Two of the most memorable films are the comedies "Tuileries" by the Coen brothers and "Tour Eiffel" by Sylvain Chomet. In the hilarious "Tuileries," Steve Buscemi is a tourist confronted with hostile Parisians and a guidebook that can only be described as Coen-esquire. "Tour Eiffel" is a witty take-off on the French cliché of mimes.
Other highlights: Some of the movie's best acting is found in "Quartier Latin," where longtime friends Gena Rowlands and Ben Gazzara play a divorcing couple. Alfonso Cuaron's one-take "Parc Monceau" has good actors (Nick Nolte and Ludivine Sagnier) and an even better twist.
Tom Tykwer's "Faubourg St-Denis" has the exciting visuals, music and editing that you'd expect from the director of "Run Lola Run." It also has one of the largest scopes, retracing a love affair at high speed. A blind man picks up the phone, and hears from his girlfriend (Natalie Portman) that she breaks up with him. He reflects on their relationship."Bastille," too, takes place over a long period of time. A man meets with his wife at a restaurant, to break up with her, so that he can run off with his mistress. But the wife has some devastating news. Pretty basic, but truly sad and beautiful.
"Pere Lachaise" isn't a horror film, though you might expect that from its setting (cemetery) and director (Wes Craven). It has good acting from Rufus Sewell and Emily Mortimer, and a friendly, charming ghost.For horror fans, there is the vampire-themed "Quartier de la Madeleine," but it's over- heated, over-stylized, and looks like a bad perfume commercial.
Meanwhile, "Porte de Choisy" is like a bad hair-products commercial crossed with God knows what else—set in an Asian beauty parlor, it's the anthology's most head-scratching film.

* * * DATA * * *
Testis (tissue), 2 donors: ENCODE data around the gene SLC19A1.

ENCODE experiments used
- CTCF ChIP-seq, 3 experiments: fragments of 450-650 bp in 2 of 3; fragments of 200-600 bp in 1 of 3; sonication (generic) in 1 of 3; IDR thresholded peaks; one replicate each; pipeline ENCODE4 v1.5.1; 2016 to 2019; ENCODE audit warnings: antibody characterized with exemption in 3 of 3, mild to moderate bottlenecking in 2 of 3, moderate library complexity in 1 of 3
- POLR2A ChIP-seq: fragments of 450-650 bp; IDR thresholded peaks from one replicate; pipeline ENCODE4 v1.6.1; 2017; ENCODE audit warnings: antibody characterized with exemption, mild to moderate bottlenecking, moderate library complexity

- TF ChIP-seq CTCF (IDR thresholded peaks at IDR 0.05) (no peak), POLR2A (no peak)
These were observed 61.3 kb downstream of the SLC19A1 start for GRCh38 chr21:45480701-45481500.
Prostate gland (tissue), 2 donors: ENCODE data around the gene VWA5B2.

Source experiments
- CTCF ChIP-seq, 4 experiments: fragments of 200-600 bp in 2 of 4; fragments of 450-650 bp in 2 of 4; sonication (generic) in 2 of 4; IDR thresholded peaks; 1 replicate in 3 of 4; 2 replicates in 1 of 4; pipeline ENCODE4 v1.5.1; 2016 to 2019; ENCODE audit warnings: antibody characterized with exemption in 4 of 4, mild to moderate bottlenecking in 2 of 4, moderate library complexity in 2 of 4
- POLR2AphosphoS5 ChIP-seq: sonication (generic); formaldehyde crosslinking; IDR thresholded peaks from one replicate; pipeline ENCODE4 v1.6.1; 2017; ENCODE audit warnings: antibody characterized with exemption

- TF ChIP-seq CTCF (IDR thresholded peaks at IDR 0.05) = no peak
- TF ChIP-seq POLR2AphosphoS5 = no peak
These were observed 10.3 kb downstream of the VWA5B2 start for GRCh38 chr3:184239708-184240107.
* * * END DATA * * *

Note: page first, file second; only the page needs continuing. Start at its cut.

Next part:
Other misses: The opener, "Montmartre," is a very generic romance. I also felt like there should have been more to Gus Van Sant's "Le Marais" than there was between the two boys. Maggie Gyllenhaal does well as a drug-addicted actress in "Quartier des Enfants Rouges," but the shaky camera-work distracts from the story. "Place des Victoires," starring Juliette Binoche in a very Binoche-ish role as a grieving mother, is sentimental and has nothing to do with Paris. And I don't think I got the life-and-art joke in "Pigalle."
Three of the movies confront social issues of race and class. "Quais de Seine," about a beautiful Muslim girl and a leering white boy, is too obvious in the points it makes, but uses the location well. Catalina Sandino Moreno is very good in "Loin du 16eme," about a poor young woman who works as a nanny in Paris's richest neighborhood. "Place des Fetes" shows an Afro-French medic tending to a wounded Nigerian immigrant who used to work in her parking garage. It examines the tensions between first- and second-generation immigrants and is also quite moving.
Alexander Payne ties everything together with "14eme Arrondissement," where a stereotypical middle-aged, middle-American tourist (Margo Martindale) describes her Parisian vacation in very bad French. At first a shallow satire, it becomes sincere and quietly epiphanic. "14eme Arrondissement," and a good half of the other movies in "Paris, je t'aime," shows how a short film can dazzle and surprise you—just like Paris itself.